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  7. I definitely think there are different types of friendships. Some last forever, some are fleeting, others are there just when you need them. I loved the book The Five People you Meet in Heaven. It shows how one little thing you say or do can have a profound, lifetime effect on someone’s life. It may be a person you knew briefly and never really considered a “friend”, but your presence in their life still had a great impact. Never underestimate an acquaintance.

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    • SO true! Speaking of internet connections as a category of that, someone recently sent me an email telling me that based on a post I wrote a year ago she decided to finally start sending out her stories and a lit mag accepted one. It’s a small thing but a good example of how our fleeting connection made a big difference for her writing goals.

      I loved that book too!

      Like

  8. If this were written a couple of years ago, I could’ve used this as artillery in discussions with someone very dear to me who genuinely believed that every friend had to fulfill his every emotional and entertainment need. I tried explaining what you did here, though not nearly as eloquently (“You really have a checklist?! Really?!”).

    I’m grateful for all my friends, regardless of how we interact. In my BFF’s case, her online presence helps us to keep up near daily conversation despite our physical distance now.

    It was hard realizing my real, live girlfriend time was going to be diminished dramatically after I had my son, but it’s prompted me to set up Sunday morning as girlfriend time. I don’t always use it, but I’m happy to know it’s there for when my girlfriends and I–good, group, or acquaintance–both have a few hours to catch up.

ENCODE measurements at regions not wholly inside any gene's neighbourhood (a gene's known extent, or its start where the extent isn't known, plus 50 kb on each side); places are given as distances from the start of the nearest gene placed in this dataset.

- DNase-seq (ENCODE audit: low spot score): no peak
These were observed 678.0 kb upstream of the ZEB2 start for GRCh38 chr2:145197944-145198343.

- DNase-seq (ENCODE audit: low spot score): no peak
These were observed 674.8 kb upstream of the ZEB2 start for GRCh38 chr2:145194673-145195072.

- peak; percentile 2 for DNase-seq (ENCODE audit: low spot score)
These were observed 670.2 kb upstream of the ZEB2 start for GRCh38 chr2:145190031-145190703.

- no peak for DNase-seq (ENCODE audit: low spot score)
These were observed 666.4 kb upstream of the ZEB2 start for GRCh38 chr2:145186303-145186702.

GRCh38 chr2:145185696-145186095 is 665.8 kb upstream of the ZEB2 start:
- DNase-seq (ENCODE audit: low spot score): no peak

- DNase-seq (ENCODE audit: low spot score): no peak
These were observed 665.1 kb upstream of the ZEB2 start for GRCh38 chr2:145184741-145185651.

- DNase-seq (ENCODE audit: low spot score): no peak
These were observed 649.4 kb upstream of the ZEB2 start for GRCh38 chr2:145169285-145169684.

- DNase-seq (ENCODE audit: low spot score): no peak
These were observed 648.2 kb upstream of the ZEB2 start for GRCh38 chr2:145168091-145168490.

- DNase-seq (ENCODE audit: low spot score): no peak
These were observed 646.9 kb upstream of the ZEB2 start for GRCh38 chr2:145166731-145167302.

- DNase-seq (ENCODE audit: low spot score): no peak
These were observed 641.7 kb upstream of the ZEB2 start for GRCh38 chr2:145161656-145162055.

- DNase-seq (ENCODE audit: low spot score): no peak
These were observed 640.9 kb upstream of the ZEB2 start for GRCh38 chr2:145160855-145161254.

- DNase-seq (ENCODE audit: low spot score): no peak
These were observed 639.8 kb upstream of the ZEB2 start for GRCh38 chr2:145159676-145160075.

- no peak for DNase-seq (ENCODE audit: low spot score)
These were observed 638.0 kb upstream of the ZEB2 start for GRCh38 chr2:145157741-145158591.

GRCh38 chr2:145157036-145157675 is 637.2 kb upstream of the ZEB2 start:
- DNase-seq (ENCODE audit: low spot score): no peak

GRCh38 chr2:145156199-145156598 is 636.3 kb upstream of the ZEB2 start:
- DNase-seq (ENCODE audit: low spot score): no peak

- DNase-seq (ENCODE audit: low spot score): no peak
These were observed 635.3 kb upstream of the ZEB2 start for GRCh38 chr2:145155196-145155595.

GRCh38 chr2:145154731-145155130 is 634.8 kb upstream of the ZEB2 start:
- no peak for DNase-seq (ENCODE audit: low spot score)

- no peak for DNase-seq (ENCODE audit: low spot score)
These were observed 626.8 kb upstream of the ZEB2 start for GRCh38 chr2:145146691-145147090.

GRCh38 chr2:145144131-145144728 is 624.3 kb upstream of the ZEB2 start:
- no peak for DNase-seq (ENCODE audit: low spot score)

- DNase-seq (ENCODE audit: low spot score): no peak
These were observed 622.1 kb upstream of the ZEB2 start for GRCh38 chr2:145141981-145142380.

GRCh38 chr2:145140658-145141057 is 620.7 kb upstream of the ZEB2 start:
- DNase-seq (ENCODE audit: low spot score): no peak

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    • I think I forget to mention that in this post–how GRATEFUL I am for the various friends in my life. Already this morning I got a text from a friend who read the post and it reminded her that we hadn’t seen each other in way too long of a time. So we set up lunch. We both know that we’ll have a great time, have TONS to discuss, then probably won’t get together again for another three months and there are no hard feelings. Those kinds of friendships are important and special no matter how much time passes between catch ups.

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  9. Friends are so important no matter how close. The connections we make are vital to our well-being. The best are the friendships where we just simply understand each other.

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  10. Agree 100% to the theory of “different friends for different needs.” And if I were to evaluate my current situation – I definitely have all of the above. The WORST scenario is the “new town-no friends” scenario. When I moved to Phoenix, sixth largest city in the US, you’d have thought friend-making would have been easy. It wasn’t. So many transient folks and folks from all over the country – with different values, different interests — and lacking those ‘shared experiences’ that often bond women together. It wasn’t until I moved to, ironically, a TINY town that I found MORE friendships – and meaningful ones. Working from home in freelance, of course, didn’t help me make those ‘friends of convenience.’

    When I moved to Small Town, AZ, I actually went on a “friend hunt,” introducing myself to neighbors. Best thing I ever did. Friends of all types are integral to a woman’s sanity!

    Like

    • It’s so hard moving to a new town, as you and I have discussed before vis a vis Rachel’s memoir. I love that you introduced yourself to people. The truth is that the onus is usually on the new person. We might not like that, but accepting it is THE KEY to making friends in a new town (in my opinion).

      Like

  11. For me, I would probably add a group called “kid friends.” I find I “know” people through my son as we branch out to different play dates or kid friendly events. I love my Internet friends, too. I appreciate how they add to my life in ways that some real life friends don’t. Great post.